by Cliff Cawthon
Longtime South Seattle state representative Sharon Tomiko Santos (D-37) was called out by transit supporters two weeks ago for signing onto a Republican bill (currently in committees in the House and Senate) that would make the Sound Transit Board of Directors an elected board.
Currently, the 18-member board consists of elected officials from cities and counties within the Sound Transit service area, along with the secretary of the Washington State Department of Transportation. Cities like Seattle are represented on the board through their elected officials; the new system would replace officials like Mayor Ed Murray and King County Executive Dow Constantine with board members elected separately from much smaller geographic districts.
HB 1029 (and its Senate Companion SB 5001) would transform the Sound Transit Board of Directors into an elected non-partisan board chosen from nineteen districts subject to taxation by Sound Transit (here’s the map) and would include the Secretary of State as a non-voting member.
This is not necessarily a revolutionary proposition, however, as voters do have a say in who represents them on the Board when they vote for local and county officials.
Rep. Tomiko Santos had a scheduling conflict and could not respond immediately to a request from the Emerald for comment on the bill. However, a staffer said Tomiko Santos supports the bill because she believes the 37th District (which includes the Rainier Valley, Central District, and the International District), has “not been well served by the status quo.”
The bill itself has been proposed on and off for the last four years by more conservative legislators from South King County and aggrieved legislators from Seattle’s South End; particularly, the 11th Legislative District (Beacon Hill, Georgetown South Park, Tukwila and Renton).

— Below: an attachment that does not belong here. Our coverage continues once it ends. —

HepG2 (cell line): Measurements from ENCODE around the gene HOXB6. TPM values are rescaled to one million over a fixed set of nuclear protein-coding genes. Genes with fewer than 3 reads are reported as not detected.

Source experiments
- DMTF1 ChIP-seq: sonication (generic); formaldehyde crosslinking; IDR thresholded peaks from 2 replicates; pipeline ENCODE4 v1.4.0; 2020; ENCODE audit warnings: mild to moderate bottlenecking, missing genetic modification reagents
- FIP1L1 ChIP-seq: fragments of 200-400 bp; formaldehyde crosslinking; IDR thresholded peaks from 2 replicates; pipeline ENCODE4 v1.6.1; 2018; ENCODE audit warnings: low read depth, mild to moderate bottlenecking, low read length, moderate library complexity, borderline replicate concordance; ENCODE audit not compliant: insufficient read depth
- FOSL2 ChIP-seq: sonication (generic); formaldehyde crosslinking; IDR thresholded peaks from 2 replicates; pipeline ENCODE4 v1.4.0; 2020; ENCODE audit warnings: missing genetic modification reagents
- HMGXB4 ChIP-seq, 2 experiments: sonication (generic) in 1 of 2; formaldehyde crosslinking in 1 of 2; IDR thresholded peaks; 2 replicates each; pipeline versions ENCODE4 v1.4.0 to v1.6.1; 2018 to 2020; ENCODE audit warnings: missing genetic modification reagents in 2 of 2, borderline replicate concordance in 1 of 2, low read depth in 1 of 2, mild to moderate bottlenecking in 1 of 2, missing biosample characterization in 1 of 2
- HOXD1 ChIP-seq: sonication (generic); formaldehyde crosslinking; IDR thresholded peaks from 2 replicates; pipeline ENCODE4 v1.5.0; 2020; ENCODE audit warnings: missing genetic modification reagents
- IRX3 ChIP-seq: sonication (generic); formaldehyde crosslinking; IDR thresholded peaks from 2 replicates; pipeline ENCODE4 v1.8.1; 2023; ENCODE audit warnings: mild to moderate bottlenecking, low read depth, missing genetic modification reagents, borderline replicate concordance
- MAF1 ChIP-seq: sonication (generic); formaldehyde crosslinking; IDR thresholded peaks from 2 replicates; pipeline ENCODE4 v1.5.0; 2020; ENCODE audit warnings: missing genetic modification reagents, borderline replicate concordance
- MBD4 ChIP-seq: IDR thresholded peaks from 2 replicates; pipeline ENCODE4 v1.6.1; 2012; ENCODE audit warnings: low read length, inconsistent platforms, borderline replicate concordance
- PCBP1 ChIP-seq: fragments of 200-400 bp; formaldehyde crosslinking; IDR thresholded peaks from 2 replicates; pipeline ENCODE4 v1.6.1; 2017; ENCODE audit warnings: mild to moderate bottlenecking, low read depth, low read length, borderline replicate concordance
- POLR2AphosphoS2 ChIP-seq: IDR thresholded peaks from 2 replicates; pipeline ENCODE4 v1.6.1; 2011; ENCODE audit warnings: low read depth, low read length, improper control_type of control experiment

Sen. Steve O’Ban (R- 28, Lakewood/University Place) is no fan of Sound Transit. O’Ban’s office responded to questions by the Emerald, and clarified why he has reintroduced this bill:
“The answer is accountability. ‘No taxation without representation’ is an established, bipartisan principle of American government. Elections would make board members directly accountable—and they’d be accountable specifically for their decisions on Sound Transit issues.”
O’Ban also argues that the makeup of the board leaves larger suburban cities in South King County without direct representation. However, of the 18 Sound Transit Board members mayors, city council members, and county executives from each of the transportation district’s various areas provide indirect representation.
Transportation Choices Coalition policy director Ricardo Gotla, whose organization spearheaded the ST3 campaign, says, “We acknowledge that Sound Transit isn’t perfect, but we don’t think that this bill would add transparency.”As local elected officials, Gotla says the board members can serve as a“bridge [between] the local community, planning departments, and engineers to Sound Transit…thus reducing time for project development and saving the agency money and bringing light rail sooner.”
As local elected officials, Gotla says the board members can serve as a“bridge [between] the local community, planning departments, and engineers to Sound Transit…thus reducing time for project development and saving the agency money and bringing light rail sooner” to areas currently without any service.
One particular future project that Gotla was referring to is the Graham Street Infill station in the heart of Tomiko Santos’ district.
Velma Veloria, the chair of the Coalition of Immigrant and Refugee Communities of Color, and an advocate for the Graham infill station says that “without [the station] it leaves a two-mile gap that makes it really hard for people in the neighborhood, especially the elderly to access sound transit”.
On Monday, February 13 a change.org petition to advocate for Sound Transit fast-tracking the project was updated by Karen Uffelman, a resident in the 37th Legislative District, to reference Tomiko Santos’ support of the bill.
Uffelman says that “we need experienced leadership for Sound Transit by people who understand transportation systems, and the stipulations of Tomiko Santos’ co-sponsored bill look to put that in serious jeopardy.”
Cliff Cawthon is a Seattle-based writer originally from New York’s queen city, Buffalo. Clifford has been civically engaged since he was a teenager in Buffalo and his advocacy work taking him to places as far away as Cuba. He’s also an alumnus of the University of Manchester, in the UK, where he graduated with an M.A. in Human Rights and Political Science.
Featured image is a cc licensed photo attributed to Don Barrett/ via Flickr